CEA

Effects of the programs are measured in natural or physical units of health effects that are common to both programs

QALYs, DALYs, HLYs can be used

Amount of cost per amount of effect for each program

Low C/E ratio is a good buy


Formula for cea ratio

Formula for CEA Ratio

Basically ~

Numerator of Cost $

Denominator of Health Effect Unit

Cost = health care resources + non-health care resources + informal caregiving + participant time


Cost benefit analysis cba

Cost-Benefit Analysis (CBA)

Asks: Are benefits gained worthwhile to society, given the costs?

Findings: Broad, policy implications because of societal focus

Grounded in welfare economics


Economic evaluations briefly

CBA

Benefits (impacts) measured in market value, willingness to pay (WTP), life expectancy. Measures ALL outcomes.

Value in dollars is used to compare programs. Often compare to the do-nothing option.


Formula for cba ratio

Formula for CBA Ratio

Basically ~

Numerator of Cost $

Denominator of Benefit $

Benefit $= participant productivity + gain in taxes + reduction in health expenses + etc...


Cost utility analysis cua

Cost-Utility Analysis (CUA)

Asks: How much is it worth to have a particular state of health?

Findings: Reflect importance; difficult to use for planning or policy because of idiosyncratic nature of preferences.


Economic evaluations briefly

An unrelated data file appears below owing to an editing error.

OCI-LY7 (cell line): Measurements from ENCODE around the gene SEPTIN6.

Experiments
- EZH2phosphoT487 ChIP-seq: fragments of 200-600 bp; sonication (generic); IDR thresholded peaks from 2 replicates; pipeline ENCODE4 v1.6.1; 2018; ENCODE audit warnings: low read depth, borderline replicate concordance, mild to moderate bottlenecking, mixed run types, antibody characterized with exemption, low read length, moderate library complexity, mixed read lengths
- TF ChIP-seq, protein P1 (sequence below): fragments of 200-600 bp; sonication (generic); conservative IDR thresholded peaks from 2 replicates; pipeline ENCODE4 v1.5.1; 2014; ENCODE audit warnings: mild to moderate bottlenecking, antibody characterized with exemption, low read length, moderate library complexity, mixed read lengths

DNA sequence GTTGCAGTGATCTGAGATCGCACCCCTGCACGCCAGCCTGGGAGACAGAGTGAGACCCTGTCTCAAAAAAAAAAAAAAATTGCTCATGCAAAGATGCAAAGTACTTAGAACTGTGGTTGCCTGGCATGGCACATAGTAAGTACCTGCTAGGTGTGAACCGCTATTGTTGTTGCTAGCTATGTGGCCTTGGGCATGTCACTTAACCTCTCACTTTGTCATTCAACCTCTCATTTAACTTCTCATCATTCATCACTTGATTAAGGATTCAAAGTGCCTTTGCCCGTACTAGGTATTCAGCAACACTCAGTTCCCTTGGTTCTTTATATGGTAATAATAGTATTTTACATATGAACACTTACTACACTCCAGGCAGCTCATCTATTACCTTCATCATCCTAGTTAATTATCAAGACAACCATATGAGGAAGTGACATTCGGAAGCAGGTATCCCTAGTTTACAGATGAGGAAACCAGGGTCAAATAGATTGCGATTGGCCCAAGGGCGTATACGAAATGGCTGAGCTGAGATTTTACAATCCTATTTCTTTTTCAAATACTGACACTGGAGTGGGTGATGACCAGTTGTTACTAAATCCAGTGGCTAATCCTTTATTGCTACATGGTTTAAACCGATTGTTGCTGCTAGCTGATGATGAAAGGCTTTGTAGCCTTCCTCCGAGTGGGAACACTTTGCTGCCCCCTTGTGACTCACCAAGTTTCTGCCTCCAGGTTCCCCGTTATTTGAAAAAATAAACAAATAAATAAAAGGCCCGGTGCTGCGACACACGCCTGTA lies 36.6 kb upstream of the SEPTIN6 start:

CUA

Measures Used: Utility measures, weighted utility measures.

Utility refers to a preference for a state of health, which is achieved as an impact from the program.


Utility determination

Utility Determination

Example~

Would you rather have sever, chronic hypertension or Type II diabetes?

Would you rather loose right leg or left hand?

Would you rather loose you left hand or have Type II diabetes


Formula for cua ratio

Formula for CUA Ratio

Basically ~

Numerator of Cost $

Denominator of Utility Units


Criteria for assessing published economic evaluations drummond et al 1997 gold et al 1996

Criteria for Assessing Published Economic Evaluations(Drummond et al 1997; Gold et al 1996)

FRAMEWORK:

  • Well defined economic question

  • Description of alternative programs

  • Effectiveness of intervention(s) established


Criteria continued

Criteria (continued)

DATA and METHODS:

  • Costs and consequences/impact identified for alternative programs

  • Appropriateness of units of measure

  • Credible values for costs and consequences/impacts

  • Cost adjustments for timing (discounting, etc)

  • State year and type of currency

  • Software used


Criteria continued1

Criteria (continued)

RESULTS:

  • Sensitivity analysis conducted

  • Graphical presentation of C/E results

  • Any secondary analyses

    DISCUSSION:

  • Limitations of the study

  • Policy implications

  • Intervention implications


Decision balance

Decision Balance


Economic evaluations across the pyramid

Economic Evaluations Across the Pyramid

Note:

Possible at each level

Precision in cost estimation decreases as move down the pyramid